I clung to those rules like a life raft. Which was odd, because I usually prefer a looser, more experiential approach to learning. When I memorize a new script for my sketch comedy group, for example, I learn the scene’s emotional beats first (“this is where I confess that my melting ice cream cone reminds me of my fear of death”) and get the lines right later. If I’m trying out a sweet new gadget, the instruction manual’s probably gonna stay in the box until something goes horribly wrong. I like doing things, even if I bungle them at first. Call it learning-by-doing-badly.

With taekwondo, I had to alter my approach. I couldn’t convey a right-turn-low-block’s dramatic intent while throwing a left forward punch, or perfect a roundhouse kick without any instructions. I could only do it right or not do it at all. So I used my instructor’s rules, over and over, until suddenly I wasn’t even thinking about what I was doing anymore. I didn’t even need to go through every step; I could start from any point in the pattern and immediately know what to do next.


Of course, that’s the entire point of patterns in martial arts: repeat an action until it’s instinctual. Taekwondo has hyeung, karate’s got kata, even sword fighters practice the same overhead strike over and over again. But until I had to memorize a hyeung myself, I didn’t realize just how much I’d have to adjust my thinking.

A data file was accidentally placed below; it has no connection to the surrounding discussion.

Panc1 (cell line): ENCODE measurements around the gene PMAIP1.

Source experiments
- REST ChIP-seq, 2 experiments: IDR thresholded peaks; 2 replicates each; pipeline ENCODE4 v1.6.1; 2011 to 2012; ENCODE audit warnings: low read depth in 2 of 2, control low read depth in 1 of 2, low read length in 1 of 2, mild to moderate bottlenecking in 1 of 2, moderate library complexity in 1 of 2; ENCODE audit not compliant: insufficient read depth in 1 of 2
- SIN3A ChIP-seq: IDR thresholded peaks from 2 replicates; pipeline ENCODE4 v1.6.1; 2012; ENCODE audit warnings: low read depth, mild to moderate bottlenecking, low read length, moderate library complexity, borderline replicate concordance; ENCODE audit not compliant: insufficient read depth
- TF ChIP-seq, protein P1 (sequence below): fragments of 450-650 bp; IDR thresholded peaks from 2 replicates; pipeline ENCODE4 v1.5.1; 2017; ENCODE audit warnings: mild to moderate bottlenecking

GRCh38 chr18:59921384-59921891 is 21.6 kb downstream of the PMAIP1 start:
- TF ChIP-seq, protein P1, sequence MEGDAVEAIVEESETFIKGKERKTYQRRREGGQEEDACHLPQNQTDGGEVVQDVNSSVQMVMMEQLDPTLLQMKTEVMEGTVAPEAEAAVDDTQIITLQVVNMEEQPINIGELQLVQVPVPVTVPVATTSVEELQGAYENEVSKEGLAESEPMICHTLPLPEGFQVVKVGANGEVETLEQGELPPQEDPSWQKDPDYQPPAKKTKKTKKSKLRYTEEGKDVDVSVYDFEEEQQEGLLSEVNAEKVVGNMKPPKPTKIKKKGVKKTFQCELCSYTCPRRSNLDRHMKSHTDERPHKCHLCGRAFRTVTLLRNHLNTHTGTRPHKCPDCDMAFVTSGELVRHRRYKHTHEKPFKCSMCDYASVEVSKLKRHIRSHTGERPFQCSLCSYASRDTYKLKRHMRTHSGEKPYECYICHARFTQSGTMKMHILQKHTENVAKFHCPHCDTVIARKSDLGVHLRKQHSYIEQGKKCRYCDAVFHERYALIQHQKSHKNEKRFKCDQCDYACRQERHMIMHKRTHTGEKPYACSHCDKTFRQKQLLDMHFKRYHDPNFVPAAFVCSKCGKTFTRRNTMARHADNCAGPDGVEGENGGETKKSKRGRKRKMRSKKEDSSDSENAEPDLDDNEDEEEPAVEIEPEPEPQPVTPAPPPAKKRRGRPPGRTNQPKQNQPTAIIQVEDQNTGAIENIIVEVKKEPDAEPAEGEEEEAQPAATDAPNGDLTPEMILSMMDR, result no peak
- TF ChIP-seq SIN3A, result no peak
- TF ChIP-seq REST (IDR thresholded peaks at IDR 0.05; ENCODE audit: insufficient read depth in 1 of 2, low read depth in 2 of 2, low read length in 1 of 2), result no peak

Every student has to. Some, like me, rely on mental checklists. By breaking a complex task down into manageable bits, we gain a sense of control over what we’re learning. Neuroscientist Daniel Bor calls it “chunking”: using the human brain’s ability to combine smaller pieces of information into a larger whole (a process one guy used to go from memorizing seven-digit sequences to eighty-digit sequences). It’s even useful for effective long-term goal-setting.

Others think spatially. Ticking off boxes in their heads might trip them up, but by visualizing the shape they make as they move back and forth on the dojang floor, they know where to go next and what to do on the way there. I’ve seen this in action. One of the black belts at my dojang uses the alphabet and can narrate while doing so:

This pattern’s an I. I’m at one end right now, I’ll be back at the other next time I need to kick.

If I tried that I’d probably run into a wall. But for him, it worked like a charm.


In the end, there’s no single perfect method. A good instructor (shout-out to you, Master!) will learn his students’ needs and tailor his lessons accordingly. And that’s exactly what NogginLabs does. After all, no two clients’ needs are the same. Different content requires different approaches to design, and NogginLabs has definitely seen a wide variety of content.

In some cases, we can treat it like sketch comedy: teach in broad strokes first, review what the learner missed afterwards. Other times, it’s just like chon-ji: the learner can’t miss a step and needs immediate corrective feedback. It’s our job to determine what works best for each client, then use our four pillars to create a unique learning experience.

Just like an instructor teaching patterns…minus the punches, anyway. (So far.)

Bearing all this in mind, I’m sure my next belt test will be a walk in the park. All I have to do is kick a board in half and learn a new pattern. How hard could it possibly be?

Chosen for You

Senior Leadership’s Top 7 Objections to Custom...

Use these strategies to make stakeholders feel great about their training.

How Do the Four Pillars Collaborate in...

By pillars we mean different areas of in-house expertise just so you know.

Why Your Custom eLearning Needs a Programmer

Think you can skip the programming?